• Naltrexone-bupropion (Contrave®): This pill combines an antidepressant that decreases appetite with a medication that’s usually given to block the effects of opioids or alcohol. According to commentary in the journal Pharmacy and Therapeutics, the combination works by making you feel full longer so you eat less. After 12 weeks, you should drop at least 5% of your body weight, the experts note.
  • Liraglutide (Saxenda®): This medication also works by increasing feelings of fullness and decreasing hunger. And it is given as an injection. According to a review in American Family Physician, it produces a clinically significant and sustained weight loss. But nausea and vomiting are common side effects, and about 10% of patients will stop treatment as a result.
  • Setmelanotide (Imcivree™): This medication is only for those with specific genetic conditions related to obesity. The FDA notes that it works by activating areas in the brain that regulate appetite and fullness, and it also increases the number of calories the body burns at rest.

There are other medications in the pipeline for FDA approval, notably tirzepatide and bimagrumab. Both are still in the testing phase, and it may be years before they are available on the market. 

Why so many options? Because like any treatment that addresses a complex condition, what works for one person may not work for another, says Dr. Ali. Also, some people may experience side effects and need to switch to a different, similar medication.

The body may also adjust to these medications over time, Dr. Ali adds. You may hit a plateau (even when you’re taking the medication as prescribed) and temporarily stop losing weight. In that case, your doctor might suggest a different medication for better results.

The bottom line

Even weight-loss medications aren’t magic pills. “Keep in mind that these drugs are a tool, not a solution in itself,” says Dr. Ali. “You may still need significant lifestyle changes to maximize your success.”

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And before you start on a new medication, you may want to look at the ones you’re currently taking. There are a number of common medications that have weight gain as a side effect, says Beth Bryan, PharmD, a Tennessee-based pharmacist. (Find out more here.) This means your weight-loss medication might not be as effective as it could be.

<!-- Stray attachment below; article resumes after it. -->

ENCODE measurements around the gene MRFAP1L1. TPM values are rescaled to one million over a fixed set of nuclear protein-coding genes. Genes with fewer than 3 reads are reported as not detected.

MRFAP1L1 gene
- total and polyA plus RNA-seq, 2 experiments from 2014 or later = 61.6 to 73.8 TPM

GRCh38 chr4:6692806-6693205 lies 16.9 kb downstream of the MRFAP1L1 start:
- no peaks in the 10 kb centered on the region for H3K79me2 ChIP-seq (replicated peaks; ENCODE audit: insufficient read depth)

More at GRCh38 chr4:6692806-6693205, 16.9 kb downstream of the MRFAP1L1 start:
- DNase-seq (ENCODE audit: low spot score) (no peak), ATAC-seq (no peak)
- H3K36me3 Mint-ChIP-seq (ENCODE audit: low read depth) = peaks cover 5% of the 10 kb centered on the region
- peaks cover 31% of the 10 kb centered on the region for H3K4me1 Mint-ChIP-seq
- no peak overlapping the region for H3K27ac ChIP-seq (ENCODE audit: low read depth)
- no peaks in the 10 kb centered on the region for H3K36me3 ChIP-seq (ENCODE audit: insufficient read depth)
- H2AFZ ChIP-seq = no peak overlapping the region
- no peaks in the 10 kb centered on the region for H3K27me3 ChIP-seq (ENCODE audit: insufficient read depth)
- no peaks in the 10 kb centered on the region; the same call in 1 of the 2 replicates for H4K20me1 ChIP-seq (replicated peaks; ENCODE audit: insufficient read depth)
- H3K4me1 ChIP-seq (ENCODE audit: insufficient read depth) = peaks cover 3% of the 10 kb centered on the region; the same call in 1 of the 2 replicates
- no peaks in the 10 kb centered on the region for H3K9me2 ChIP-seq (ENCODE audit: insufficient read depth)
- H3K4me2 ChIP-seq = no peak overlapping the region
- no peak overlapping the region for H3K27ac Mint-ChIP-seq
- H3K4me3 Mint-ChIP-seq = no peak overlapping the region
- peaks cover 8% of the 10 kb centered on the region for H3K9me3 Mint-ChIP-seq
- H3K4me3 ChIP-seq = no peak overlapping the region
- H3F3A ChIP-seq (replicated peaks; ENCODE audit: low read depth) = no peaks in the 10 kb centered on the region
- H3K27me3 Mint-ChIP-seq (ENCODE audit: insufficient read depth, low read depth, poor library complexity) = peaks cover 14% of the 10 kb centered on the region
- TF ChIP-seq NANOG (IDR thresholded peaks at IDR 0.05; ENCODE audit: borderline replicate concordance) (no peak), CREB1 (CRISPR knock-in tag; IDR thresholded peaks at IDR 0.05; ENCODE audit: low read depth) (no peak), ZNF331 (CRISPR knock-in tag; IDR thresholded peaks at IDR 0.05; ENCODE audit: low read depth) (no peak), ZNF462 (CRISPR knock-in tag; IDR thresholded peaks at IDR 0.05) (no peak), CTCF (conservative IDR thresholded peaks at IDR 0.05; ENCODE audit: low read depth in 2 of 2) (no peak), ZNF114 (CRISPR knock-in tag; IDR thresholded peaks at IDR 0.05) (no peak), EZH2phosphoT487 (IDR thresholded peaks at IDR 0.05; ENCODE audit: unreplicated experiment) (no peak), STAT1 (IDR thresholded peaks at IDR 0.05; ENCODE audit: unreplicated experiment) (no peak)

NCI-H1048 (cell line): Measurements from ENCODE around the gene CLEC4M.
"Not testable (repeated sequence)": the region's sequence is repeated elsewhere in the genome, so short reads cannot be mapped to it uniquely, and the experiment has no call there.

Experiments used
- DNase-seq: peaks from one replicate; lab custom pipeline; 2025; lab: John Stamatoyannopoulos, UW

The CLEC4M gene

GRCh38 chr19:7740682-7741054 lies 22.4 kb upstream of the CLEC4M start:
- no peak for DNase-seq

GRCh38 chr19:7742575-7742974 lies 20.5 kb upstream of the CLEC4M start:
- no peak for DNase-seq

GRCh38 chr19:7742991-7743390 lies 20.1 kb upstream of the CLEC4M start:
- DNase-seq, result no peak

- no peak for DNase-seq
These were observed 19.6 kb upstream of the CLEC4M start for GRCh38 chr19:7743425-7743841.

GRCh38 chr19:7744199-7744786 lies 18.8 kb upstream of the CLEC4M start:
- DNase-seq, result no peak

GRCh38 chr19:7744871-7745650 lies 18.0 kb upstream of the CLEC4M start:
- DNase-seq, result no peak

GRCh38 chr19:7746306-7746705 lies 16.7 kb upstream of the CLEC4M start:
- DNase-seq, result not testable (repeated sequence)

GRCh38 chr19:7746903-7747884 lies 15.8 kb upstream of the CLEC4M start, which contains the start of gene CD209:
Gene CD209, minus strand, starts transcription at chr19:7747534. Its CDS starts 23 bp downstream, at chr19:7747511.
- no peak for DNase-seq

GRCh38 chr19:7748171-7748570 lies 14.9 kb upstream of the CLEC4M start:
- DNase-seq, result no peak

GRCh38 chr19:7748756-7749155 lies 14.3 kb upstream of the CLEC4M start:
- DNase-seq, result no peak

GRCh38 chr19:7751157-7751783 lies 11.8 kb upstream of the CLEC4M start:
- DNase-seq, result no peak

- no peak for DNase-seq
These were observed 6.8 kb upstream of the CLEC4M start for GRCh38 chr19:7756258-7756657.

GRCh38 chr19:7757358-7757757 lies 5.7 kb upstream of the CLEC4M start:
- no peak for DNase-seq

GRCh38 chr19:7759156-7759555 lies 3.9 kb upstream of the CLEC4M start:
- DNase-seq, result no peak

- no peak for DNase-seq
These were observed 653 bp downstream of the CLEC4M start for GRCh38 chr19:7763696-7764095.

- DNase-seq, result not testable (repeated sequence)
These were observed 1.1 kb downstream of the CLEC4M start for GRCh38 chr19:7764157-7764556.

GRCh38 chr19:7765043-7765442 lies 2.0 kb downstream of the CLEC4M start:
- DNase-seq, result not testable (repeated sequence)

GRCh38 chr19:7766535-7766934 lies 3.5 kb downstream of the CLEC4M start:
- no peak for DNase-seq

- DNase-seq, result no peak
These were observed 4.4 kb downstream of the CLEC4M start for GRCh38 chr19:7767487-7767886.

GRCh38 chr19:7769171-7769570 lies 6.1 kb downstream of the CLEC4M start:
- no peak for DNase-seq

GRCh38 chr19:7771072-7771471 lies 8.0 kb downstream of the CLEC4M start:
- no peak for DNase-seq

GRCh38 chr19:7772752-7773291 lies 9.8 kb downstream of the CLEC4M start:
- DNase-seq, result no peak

You can get ahead of this with a medication review. It allows a pharmacist or other medical professional to look at everything you’re taking, including any over-the-counter remedies, herbal blends, vitamins and other supplements. That's a good way to identify medication-related reasons you may be struggling to lose weight.

Another thing to bring to your pharmacist: our free prescription discount card. Simply present it at checkout — you could save up to 80% on your medications.

 

Additional sources
Overview of FDA-approved medications: National Institute of Diabetes and Digestive and Kidney Diseases
The approval of semaglutide: U.S. Food and Drug Administration
Study on semaglutide for obesity: The New England Journal of Medicine (2021). “Once-weekly semaglutide in adults with overweight or obesity”
Background on the weight-loss medication Alli: Mayo Clinic
Review on Qsymia: American Family Physician (2014). “Phentermine/topiramate (Qsymia) for chronic weight management”
Commentary on Contrave: Pharmacy and Therapeutics (2016). “Naltrexone/bupropion ER (Contrave): Newly approved treatment option for chronic weight management in obesity adults”
Review on Saxenda: American Family Physician (2016). “Liraglutide (Saxenda) for weight loss”
How Imcivree works: U.S. Food and Drug Administration